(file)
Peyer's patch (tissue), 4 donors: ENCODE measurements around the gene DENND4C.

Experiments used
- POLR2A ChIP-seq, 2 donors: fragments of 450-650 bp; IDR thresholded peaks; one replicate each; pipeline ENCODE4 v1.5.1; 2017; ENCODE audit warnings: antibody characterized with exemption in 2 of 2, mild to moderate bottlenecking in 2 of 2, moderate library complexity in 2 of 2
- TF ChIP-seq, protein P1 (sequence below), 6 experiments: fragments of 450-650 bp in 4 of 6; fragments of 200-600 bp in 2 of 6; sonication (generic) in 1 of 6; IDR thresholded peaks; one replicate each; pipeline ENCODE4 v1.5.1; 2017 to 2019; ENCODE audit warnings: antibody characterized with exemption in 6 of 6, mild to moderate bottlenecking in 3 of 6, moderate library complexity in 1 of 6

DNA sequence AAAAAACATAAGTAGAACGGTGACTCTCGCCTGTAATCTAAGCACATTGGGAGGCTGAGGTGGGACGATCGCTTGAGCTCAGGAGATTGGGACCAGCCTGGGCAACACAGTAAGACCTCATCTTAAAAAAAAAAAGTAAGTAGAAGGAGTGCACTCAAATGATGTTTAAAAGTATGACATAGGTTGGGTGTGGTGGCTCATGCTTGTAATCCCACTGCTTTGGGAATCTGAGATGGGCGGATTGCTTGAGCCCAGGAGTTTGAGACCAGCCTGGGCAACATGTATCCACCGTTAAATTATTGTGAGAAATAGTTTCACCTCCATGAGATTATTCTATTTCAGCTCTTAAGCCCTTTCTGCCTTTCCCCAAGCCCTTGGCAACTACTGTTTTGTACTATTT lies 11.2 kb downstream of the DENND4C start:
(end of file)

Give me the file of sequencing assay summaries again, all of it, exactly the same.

Peyer's patch (tissue), 4 donors: ENCODE measurements around the gene DENND4C.

Experiments used
- POLR2A ChIP-seq, 2 donors: fragments of 450-650 bp; IDR thresholded peaks; one replicate each; pipeline ENCODE4 v1.5.1; 2017; ENCODE audit warnings: antibody characterized with exemption in 2 of 2, mild to moderate bottlenecking in 2 of 2, moderate library complexity in 2 of 2
- TF ChIP-seq, protein P1 (sequence below), 6 experiments: fragments of 450-650 bp in 4 of 6; fragments of 200-600 bp in 2 of 6; sonication (generic) in 1 of 6; IDR thresholded peaks; one replicate each; pipeline ENCODE4 v1.5.1; 2017 to 2019; ENCODE audit warnings: antibody characterized with exemption in 6 of 6, mild to moderate bottlenecking in 3 of 6, moderate library complexity in 1 of 6

DNA sequence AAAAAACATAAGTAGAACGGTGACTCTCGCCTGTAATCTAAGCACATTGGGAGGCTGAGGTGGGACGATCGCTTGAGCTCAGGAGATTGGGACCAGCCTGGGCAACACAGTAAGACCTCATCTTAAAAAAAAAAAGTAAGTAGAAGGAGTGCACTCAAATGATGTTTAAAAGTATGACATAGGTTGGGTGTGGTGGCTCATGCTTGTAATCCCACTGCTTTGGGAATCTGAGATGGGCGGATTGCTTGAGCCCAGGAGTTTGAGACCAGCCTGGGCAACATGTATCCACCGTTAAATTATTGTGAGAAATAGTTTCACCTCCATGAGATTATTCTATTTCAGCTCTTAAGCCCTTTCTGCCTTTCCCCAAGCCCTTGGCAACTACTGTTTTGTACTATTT lies 11.2 kb downstream of the DENND4C start: